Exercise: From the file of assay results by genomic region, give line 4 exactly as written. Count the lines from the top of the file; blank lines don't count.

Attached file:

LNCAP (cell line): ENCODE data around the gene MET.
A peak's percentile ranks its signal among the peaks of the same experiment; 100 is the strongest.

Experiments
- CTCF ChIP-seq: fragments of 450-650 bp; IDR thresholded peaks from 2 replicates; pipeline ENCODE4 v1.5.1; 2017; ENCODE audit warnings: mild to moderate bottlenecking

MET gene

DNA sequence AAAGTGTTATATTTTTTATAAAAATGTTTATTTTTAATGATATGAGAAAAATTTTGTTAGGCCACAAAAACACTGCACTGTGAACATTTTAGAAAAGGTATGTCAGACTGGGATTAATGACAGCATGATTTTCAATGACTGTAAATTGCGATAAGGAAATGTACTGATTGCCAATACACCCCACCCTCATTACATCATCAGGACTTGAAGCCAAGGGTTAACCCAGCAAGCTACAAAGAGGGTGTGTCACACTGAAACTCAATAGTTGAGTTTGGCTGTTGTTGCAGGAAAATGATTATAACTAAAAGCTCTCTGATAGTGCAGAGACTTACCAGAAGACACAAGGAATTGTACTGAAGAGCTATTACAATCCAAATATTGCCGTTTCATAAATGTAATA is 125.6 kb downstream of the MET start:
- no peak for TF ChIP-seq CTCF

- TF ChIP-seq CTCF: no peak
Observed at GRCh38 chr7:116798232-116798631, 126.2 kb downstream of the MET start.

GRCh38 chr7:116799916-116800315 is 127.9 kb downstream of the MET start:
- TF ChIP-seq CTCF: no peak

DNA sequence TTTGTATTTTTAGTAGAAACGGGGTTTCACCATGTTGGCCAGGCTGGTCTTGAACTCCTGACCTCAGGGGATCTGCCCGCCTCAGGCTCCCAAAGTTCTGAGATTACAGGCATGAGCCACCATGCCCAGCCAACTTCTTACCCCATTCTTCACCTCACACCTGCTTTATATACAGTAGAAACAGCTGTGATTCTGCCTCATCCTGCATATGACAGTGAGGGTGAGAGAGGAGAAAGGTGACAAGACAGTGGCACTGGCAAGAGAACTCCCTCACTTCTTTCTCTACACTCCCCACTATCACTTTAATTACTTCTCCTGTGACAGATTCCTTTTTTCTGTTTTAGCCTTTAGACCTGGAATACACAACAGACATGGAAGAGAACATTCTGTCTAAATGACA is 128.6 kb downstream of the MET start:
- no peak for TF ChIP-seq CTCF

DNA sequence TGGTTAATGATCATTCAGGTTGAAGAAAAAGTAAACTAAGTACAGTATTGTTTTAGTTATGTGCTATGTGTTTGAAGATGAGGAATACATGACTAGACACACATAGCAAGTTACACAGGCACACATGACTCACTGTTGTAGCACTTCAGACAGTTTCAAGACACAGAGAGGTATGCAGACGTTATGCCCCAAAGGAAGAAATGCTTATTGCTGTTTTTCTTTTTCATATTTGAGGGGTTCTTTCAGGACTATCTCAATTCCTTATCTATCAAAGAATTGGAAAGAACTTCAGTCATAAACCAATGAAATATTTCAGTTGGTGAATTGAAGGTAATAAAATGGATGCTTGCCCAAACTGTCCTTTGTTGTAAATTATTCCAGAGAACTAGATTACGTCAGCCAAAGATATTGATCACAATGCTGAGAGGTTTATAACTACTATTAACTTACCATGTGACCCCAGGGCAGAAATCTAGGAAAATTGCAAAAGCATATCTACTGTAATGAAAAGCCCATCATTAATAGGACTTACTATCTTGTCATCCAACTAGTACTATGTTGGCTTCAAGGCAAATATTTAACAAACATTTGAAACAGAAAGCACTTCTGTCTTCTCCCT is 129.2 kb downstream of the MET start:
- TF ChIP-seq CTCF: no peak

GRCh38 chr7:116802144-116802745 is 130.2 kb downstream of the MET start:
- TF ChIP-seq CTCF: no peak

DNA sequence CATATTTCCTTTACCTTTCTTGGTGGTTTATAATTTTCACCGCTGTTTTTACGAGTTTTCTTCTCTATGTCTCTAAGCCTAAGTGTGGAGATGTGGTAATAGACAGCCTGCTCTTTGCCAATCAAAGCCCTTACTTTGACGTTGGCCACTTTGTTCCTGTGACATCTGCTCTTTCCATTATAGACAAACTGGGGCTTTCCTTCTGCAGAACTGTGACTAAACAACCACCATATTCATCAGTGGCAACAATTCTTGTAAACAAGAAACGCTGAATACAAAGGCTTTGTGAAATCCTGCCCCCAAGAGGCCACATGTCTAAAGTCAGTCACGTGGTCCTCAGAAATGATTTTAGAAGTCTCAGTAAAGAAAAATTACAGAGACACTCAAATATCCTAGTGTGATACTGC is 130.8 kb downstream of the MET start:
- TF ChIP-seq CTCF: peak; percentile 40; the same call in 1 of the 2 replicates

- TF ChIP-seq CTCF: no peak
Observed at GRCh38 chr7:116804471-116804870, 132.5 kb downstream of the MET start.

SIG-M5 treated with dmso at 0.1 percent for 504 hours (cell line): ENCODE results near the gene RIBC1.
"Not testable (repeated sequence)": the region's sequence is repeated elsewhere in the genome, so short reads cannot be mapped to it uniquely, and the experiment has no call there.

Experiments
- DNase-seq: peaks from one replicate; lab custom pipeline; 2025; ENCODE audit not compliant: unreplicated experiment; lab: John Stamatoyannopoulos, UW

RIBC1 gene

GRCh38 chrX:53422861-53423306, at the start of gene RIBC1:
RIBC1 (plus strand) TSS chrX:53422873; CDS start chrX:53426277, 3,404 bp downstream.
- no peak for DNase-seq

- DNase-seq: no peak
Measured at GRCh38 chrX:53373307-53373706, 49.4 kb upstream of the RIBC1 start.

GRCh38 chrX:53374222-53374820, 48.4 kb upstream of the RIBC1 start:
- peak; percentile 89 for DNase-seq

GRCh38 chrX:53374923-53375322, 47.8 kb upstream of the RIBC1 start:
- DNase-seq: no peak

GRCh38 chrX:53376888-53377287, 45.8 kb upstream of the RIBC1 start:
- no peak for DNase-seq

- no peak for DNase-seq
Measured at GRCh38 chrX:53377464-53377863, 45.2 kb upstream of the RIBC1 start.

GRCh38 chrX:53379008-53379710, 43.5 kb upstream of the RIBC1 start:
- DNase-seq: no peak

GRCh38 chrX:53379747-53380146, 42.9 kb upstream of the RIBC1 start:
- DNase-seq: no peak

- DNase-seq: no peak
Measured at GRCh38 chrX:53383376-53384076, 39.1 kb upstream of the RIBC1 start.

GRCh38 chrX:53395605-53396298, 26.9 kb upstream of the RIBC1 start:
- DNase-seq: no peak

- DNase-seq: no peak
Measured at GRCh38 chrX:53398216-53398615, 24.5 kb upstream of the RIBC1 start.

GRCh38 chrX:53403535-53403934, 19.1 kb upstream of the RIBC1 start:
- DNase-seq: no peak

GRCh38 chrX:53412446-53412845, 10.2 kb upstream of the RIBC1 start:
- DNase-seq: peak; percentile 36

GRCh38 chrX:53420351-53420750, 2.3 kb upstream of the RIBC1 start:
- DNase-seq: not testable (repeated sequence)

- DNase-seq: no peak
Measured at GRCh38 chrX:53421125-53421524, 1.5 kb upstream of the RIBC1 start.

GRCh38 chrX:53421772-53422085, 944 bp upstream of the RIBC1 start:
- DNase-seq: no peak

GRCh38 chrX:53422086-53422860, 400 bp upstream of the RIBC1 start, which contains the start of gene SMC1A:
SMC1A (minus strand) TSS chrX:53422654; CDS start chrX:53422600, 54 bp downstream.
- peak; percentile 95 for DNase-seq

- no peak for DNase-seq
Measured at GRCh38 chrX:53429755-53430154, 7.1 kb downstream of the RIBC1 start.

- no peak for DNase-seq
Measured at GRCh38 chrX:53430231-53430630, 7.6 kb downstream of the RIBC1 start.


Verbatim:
- CTCF ChIP-seq: fragments of 450-650 bp; IDR thresholded peaks from 2 replicates; pipeline ENCODE4 v1.5.1; 2017; ENCODE audit warnings: mild to moderate bottlenecking